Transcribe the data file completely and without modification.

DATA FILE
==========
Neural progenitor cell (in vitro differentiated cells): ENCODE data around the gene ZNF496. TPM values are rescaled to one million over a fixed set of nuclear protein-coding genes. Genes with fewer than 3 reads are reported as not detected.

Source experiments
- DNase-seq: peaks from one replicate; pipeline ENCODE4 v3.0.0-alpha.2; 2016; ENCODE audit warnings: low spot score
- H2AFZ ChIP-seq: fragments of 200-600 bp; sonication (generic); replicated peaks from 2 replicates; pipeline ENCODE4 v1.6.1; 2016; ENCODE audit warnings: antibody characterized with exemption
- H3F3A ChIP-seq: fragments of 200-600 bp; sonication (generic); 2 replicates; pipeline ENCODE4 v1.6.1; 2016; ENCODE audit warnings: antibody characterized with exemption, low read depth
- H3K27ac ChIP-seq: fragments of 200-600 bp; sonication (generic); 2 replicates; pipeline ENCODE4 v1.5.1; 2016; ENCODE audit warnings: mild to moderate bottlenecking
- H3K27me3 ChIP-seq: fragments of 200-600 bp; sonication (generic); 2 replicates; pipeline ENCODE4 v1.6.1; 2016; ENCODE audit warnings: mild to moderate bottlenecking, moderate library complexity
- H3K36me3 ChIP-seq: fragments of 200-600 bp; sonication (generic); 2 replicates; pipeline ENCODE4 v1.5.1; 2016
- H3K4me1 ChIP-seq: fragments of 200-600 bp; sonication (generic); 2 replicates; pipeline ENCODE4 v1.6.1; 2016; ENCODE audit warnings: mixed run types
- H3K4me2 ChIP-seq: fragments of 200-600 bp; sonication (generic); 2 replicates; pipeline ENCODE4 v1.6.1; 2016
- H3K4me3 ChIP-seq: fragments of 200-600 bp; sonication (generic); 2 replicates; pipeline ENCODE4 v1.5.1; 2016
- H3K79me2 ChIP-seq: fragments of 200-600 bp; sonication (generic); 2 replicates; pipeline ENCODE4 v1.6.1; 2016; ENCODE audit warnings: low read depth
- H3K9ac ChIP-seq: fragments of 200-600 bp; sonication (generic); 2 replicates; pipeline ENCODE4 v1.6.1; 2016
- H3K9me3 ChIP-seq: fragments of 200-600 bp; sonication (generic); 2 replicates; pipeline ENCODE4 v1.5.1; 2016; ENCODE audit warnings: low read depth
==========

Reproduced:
Neural progenitor cell (in vitro differentiated cells): ENCODE data around the gene ZNF496. TPM values are rescaled to one million over a fixed set of nuclear protein-coding genes. Genes with fewer than 3 reads are reported as not detected.

Source experiments
- DNase-seq: peaks from one replicate; pipeline ENCODE4 v3.0.0-alpha.2; 2016; ENCODE audit warnings: low spot score
- H2AFZ ChIP-seq: fragments of 200-600 bp; sonication (generic); replicated peaks from 2 replicates; pipeline ENCODE4 v1.6.1; 2016; ENCODE audit warnings: antibody characterized with exemption
- H3F3A ChIP-seq: fragments of 200-600 bp; sonication (generic); 2 replicates; pipeline ENCODE4 v1.6.1; 2016; ENCODE audit warnings: antibody characterized with exemption, low read depth
- H3K27ac ChIP-seq: fragments of 200-600 bp; sonication (generic); 2 replicates; pipeline ENCODE4 v1.5.1; 2016; ENCODE audit warnings: mild to moderate bottlenecking
- H3K27me3 ChIP-seq: fragments of 200-600 bp; sonication (generic); 2 replicates; pipeline ENCODE4 v1.6.1; 2016; ENCODE audit warnings: mild to moderate bottlenecking, moderate library complexity
- H3K36me3 ChIP-seq: fragments of 200-600 bp; sonication (generic); 2 replicates; pipeline ENCODE4 v1.5.1; 2016
- H3K4me1 ChIP-seq: fragments of 200-600 bp; sonication (generic); 2 replicates; pipeline ENCODE4 v1.6.1; 2016; ENCODE audit warnings: mixed run types
- H3K4me2 ChIP-seq: fragments of 200-600 bp; sonication (generic); 2 replicates; pipeline ENCODE4 v1.6.1; 2016
- H3K4me3 ChIP-seq: fragments of 200-600 bp; sonication (generic); 2 replicates; pipeline ENCODE4 v1.5.1; 2016
- H3K79me2 ChIP-seq: fragments of 200-600 bp; sonication (generic); 2 replicates; pipeline ENCODE4 v1.6.1; 2016; ENCODE audit warnings: low read depth
- H3K9ac ChIP-seq: fragments of 200-600 bp; sonication (generic); 2 replicates; pipeline ENCODE4 v1.6.1; 2016
- H3K9me3 ChIP-seq: fragments of 200-600 bp; sonication (generic); 2 replicates; pipeline ENCODE4 v1.5.1; 2016; ENCODE audit warnings: low read depth